Accenture Is Using AI to Combat Elder Loneliness and Preserve Generations of Memories

Using reverse-engineered voice assistants

The goal of "Memory Lane" is to help preserve cherished family memories for generations to come. Accenture
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Accenture Interactive found an innovative way to combat elder loneliness for energy provider Stockholm Exergi and make the Swedish city a more hospitable place by reverse engineering voice assistants to give elderly residents someone to talk to while also documenting their stories.

Some 250,000 people live alone in Stockholm, making it one of the world’s loneliest cities according to a Stockholm City Council report. Unwanted loneliness in the elderly is associated with an increased risk of depression, early-stage dementia and suicide, and having someone to talk to regularly is associated with improved health and well-being.

“We wanted to create something based on both brand truth and genuine human insights, to contribute to society in a new, meaningful way” that was both “scalable” and “long-term,” Accenture Interactive Nordics CCO Adam Kerj explained.

In addition to the benefits of combatting loneliness, the campaign titled, “Memory Lane,” also serves to document the stories shared with the reverse-engineered voice assistants, preserving oral histories for future generations.

“Most of us have a family member that we’ve met briefly or heard about but never actually got the chance to talk or listen to. And now that they’re gone, their stories will fade away as well,” Kerj said. “There are hundreds of thousands of amazing stories that will never be told or shared with the next generation.”

“Memory Lane” resulted in an ongoing monthly podcast as well as a book shared with participants that include their own stories.

The concept for “Memory Lane” emerged after Stockholm Exergi challenged Accenture with creating “an idea that competes not with other companies but with something that people would want to give their time to talk about and share with their employees, consumers, partners and society. Something they can be proud of,” Kerj said.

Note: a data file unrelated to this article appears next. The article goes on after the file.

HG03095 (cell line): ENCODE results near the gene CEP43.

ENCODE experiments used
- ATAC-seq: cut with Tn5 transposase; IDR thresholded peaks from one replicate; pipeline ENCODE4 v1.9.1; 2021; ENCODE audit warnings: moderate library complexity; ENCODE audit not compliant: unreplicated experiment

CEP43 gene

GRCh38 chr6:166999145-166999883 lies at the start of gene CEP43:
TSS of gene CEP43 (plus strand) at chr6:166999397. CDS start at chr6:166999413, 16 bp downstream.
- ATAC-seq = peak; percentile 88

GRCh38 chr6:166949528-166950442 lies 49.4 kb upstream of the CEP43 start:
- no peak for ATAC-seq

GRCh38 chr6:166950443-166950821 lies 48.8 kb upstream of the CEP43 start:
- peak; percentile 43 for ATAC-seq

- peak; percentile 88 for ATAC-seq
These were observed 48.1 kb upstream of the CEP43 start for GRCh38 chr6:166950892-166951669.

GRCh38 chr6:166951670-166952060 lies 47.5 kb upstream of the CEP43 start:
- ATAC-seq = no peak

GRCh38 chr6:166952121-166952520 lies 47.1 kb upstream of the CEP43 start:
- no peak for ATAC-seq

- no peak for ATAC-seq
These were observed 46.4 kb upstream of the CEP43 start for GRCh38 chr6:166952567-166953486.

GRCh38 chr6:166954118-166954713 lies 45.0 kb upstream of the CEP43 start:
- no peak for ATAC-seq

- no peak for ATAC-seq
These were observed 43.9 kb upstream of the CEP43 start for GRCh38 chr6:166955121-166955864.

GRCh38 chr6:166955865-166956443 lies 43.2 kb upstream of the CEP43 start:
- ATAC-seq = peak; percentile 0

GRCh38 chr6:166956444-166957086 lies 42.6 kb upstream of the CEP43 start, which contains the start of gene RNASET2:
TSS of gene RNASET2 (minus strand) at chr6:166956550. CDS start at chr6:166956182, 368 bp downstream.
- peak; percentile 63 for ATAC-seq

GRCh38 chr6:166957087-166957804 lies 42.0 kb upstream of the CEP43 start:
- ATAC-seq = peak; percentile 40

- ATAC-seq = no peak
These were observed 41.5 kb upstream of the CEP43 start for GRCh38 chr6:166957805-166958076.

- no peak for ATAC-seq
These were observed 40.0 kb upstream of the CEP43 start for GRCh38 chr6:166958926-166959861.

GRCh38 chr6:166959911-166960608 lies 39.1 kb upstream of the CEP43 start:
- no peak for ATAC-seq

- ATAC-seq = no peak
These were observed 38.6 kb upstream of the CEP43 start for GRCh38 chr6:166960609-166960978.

The project is around two years in the making and began with three months of developing the creative concept.

“As we engaged with elderly people we also brought them on board early on to fully be part of the project and make it a great experience for them, all the way to how we safely secure the data captured in the project by keeping everything on locally stored, encrypted servers and not in the cloud,” Kerj said.

Developing the project, Accenture found that the approach led to participants revealing stories they’d never shared before.

“By inverting the native capabilities of smart speakers, in the world’s first reverse-engineered voice assistant, AI can drive a meaningful conversation and ask deeply personal follow-up questions and contextually make it a personal experience,” Kerj said. “As we created project ‘Memory Lane,’ we realized that by creating a hybrid human-artificial experience, it instantly sparked genuine conversations that led [our participants to reveal] stories that they never before had told anyone.”

That the conversations occurred in participants’ own homes, meanwhile, created “an intimate, safe environment” where they were “in control” and could share their stories “on their own terms.”

As “Memory Lane” continues, Accenture plans to launch a road show in which they travel to nursing homes across the country and create pop-up installations in other cities in Sweden to allow more people to participate.

@ErikDOster Erik Oster is an agencies reporter for Adweek.